Maybe I can shed a bit of light on this, having owned a few Mavic Ksyriums over a decade ago as well as exchanged ideas with Jeremy about hub constructions incorporated into his ORC-UL.
For many of their road wheels, Mavic commonly uses a ratchet system called FTS
with 2 pawls on the inside of the hub shell diameter underneath the splines. The ORC-UL ratchet mechanism sits in the driveside flange and its cassette body has a cartridge bearing supported by the axle where Mavic FTS has its pawls.Mavic FTS-L ratchet system
Both Mavic FTS hubs and ORC-ULs have a bushing between the cassette body and hubshell right at the driveside flange. Mavic has also used bearings here before. Now comes the interesting part.
On both hub designs, there are 2 bearings right at the dropout end, one to enable rotation for the cassette body for coasting and one for the hubshell to spin on its axle. With Mavic, both these bearings spin on the same axle. With the ORC-UL however, Jeremy has devised a construction where both bearing and bushing inside the cassette body body rotate on the hubshell and not the hub axle.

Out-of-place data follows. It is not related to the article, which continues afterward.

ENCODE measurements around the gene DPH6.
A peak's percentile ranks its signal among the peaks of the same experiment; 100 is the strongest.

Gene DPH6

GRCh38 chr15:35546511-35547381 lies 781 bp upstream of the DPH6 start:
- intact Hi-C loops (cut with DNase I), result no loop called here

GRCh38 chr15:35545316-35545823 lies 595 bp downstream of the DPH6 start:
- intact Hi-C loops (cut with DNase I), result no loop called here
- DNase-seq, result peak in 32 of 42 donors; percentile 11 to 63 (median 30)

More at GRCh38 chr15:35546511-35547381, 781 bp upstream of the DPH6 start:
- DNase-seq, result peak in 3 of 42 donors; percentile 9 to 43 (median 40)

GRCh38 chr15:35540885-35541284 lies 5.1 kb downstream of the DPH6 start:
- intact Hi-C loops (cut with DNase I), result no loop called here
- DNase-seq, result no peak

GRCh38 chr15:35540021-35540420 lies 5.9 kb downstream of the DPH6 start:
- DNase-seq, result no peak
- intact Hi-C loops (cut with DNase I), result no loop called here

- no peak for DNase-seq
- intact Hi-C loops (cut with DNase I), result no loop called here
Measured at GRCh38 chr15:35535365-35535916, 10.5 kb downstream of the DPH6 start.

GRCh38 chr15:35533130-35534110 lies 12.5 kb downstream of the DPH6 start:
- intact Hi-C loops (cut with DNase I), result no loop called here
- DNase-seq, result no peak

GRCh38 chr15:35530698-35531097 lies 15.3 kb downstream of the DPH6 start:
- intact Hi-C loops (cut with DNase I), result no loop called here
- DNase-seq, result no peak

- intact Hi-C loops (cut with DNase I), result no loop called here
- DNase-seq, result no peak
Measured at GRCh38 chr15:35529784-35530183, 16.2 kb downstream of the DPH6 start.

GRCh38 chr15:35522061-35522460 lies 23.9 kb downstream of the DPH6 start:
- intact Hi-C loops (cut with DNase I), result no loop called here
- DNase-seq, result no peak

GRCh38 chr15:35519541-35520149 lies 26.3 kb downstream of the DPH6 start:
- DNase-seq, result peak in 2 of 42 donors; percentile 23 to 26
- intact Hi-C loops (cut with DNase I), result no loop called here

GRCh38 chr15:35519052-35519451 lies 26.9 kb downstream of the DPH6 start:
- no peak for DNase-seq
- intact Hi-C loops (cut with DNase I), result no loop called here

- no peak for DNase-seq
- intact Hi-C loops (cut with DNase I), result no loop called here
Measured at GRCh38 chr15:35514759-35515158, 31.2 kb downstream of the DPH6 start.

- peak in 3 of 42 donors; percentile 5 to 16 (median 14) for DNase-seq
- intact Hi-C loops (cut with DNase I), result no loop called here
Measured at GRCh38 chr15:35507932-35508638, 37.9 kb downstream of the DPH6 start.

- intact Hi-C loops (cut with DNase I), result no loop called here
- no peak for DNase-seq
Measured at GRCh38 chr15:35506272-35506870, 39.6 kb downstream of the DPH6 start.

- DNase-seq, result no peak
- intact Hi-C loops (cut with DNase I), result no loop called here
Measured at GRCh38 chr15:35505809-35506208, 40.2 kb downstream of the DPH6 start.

The brilliance in this is that the ORC-UL cassette body body rotates independently and isolated from the axle, whereas with all Mavic's ratchet systems both the drive-side hubshell and cassette body body bearings are always both mounted on the axle. In other words, the ORC-UL hubshell has a wider bearing spacing either end of the hub. The bearing and bushing for rotating the cassette body body are only engaged during coasting, thereby saving wear. Additionally, Jeremy has specified the hubshell with larger load capacity bearings than commonly used to increase durability and, because the axle barely gets loaded, he was able to reduce its diameter as well as weight.
All this resulted in a stronger and stiffer yet lighter hub than the previous ORC, despite the heavier but higher load capacity hubshell bearings.
OP Ergott shows a ORC-UL without cassette body. A Mavic hub could not be ridden without its at least the drive-side bearing of the cassette body. @Ergott, could you maybe photograph an exploded view of the ORC-UL including the order that the bearings and bushing sit in? I think this will help greatly for people to understand the differences between most hubs and the ORC-UL's construction.